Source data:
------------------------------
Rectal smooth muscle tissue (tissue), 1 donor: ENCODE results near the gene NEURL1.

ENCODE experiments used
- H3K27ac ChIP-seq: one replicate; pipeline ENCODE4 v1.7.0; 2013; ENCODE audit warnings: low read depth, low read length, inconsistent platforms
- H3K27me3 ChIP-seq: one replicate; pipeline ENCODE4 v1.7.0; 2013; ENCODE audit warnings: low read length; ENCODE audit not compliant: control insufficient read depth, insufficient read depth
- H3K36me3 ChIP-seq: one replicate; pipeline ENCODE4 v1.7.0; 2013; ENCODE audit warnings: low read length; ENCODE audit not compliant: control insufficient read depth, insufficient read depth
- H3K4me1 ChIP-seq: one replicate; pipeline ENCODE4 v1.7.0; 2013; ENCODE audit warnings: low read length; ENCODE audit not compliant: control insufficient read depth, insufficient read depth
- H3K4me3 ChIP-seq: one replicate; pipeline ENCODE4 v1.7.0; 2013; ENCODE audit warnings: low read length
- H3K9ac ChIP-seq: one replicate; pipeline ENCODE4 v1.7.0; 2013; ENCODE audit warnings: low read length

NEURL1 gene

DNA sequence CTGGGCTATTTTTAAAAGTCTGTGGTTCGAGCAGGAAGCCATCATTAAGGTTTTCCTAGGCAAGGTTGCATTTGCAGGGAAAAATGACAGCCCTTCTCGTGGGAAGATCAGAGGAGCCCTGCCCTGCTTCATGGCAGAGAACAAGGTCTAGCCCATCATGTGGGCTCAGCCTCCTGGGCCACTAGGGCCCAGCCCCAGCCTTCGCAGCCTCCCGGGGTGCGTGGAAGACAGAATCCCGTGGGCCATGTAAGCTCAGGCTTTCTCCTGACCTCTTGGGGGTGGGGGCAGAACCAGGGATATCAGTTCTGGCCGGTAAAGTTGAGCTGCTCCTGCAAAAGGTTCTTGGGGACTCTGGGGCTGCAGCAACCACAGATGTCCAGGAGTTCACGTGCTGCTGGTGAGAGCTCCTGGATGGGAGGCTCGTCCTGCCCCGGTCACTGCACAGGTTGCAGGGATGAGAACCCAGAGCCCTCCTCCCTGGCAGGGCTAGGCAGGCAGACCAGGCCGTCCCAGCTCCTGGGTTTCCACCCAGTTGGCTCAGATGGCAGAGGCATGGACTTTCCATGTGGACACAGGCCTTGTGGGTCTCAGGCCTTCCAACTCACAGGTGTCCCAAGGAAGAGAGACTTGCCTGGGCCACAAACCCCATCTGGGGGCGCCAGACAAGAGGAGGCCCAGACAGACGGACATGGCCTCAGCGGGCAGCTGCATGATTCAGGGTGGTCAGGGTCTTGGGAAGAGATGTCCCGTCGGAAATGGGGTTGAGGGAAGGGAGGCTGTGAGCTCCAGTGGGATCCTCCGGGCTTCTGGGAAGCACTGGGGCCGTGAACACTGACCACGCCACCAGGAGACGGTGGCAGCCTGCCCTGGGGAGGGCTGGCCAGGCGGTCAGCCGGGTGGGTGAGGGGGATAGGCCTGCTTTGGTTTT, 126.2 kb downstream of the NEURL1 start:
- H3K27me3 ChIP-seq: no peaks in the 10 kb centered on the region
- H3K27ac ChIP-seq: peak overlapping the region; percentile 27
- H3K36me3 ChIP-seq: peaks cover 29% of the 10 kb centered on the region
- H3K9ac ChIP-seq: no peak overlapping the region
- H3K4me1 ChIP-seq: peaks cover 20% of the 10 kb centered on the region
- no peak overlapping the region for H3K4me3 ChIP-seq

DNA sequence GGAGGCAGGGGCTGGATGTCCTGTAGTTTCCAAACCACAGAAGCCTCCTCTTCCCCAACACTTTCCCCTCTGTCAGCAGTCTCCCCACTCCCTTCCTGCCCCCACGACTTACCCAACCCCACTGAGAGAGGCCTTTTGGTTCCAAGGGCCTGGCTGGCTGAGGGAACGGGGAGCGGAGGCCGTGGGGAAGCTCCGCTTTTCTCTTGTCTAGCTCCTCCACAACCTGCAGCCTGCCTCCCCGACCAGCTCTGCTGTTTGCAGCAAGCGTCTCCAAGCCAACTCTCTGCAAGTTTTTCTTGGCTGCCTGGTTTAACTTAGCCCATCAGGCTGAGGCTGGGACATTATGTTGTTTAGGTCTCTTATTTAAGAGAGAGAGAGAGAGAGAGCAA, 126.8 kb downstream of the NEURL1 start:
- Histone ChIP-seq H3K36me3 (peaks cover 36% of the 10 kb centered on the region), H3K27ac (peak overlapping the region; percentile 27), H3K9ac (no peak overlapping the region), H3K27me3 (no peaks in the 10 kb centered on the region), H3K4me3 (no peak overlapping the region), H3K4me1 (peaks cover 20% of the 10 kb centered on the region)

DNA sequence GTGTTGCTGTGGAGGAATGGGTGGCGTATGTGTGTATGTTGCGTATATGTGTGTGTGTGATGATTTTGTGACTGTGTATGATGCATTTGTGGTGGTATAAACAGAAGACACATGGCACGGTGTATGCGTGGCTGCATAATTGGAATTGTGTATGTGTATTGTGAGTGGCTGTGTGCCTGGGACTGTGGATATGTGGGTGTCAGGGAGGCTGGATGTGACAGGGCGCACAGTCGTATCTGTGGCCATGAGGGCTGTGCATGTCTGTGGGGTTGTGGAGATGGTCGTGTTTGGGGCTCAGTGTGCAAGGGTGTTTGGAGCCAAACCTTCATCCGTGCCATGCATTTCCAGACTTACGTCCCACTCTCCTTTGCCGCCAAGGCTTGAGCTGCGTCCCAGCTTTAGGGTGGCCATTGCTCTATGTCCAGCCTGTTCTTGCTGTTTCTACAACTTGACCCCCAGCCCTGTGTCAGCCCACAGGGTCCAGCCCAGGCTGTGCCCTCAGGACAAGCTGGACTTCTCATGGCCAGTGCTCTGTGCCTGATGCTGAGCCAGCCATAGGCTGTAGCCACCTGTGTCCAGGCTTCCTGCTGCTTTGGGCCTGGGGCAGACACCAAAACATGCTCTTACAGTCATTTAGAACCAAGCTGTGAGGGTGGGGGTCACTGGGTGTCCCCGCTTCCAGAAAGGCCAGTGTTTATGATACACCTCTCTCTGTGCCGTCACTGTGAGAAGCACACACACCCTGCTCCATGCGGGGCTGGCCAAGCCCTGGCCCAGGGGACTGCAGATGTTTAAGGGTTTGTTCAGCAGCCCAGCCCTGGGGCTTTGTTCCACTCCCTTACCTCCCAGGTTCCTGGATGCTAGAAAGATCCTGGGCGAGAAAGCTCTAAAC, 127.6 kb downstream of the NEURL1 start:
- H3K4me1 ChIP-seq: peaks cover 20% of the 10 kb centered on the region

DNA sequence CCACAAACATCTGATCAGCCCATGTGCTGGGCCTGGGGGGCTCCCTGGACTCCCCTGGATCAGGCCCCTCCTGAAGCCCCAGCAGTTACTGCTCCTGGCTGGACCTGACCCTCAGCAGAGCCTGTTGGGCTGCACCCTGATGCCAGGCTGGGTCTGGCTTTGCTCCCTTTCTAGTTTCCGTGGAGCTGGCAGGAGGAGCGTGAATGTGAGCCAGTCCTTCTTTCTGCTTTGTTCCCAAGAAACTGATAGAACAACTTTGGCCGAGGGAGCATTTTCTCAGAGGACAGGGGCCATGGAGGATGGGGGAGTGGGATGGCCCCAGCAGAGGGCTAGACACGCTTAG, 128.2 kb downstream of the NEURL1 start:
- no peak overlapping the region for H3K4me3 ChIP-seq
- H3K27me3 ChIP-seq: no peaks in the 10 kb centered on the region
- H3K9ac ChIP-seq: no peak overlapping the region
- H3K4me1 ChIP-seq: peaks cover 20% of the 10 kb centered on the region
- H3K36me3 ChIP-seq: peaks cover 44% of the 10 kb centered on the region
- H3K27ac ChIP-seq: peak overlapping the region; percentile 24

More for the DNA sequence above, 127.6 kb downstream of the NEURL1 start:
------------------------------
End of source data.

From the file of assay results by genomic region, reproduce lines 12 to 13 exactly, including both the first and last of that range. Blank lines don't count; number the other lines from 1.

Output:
- H3K27ac ChIP-seq: peak overlapping the region; percentile 27
- H3K36me3 ChIP-seq: peaks cover 29% of the 10 kb centered on the region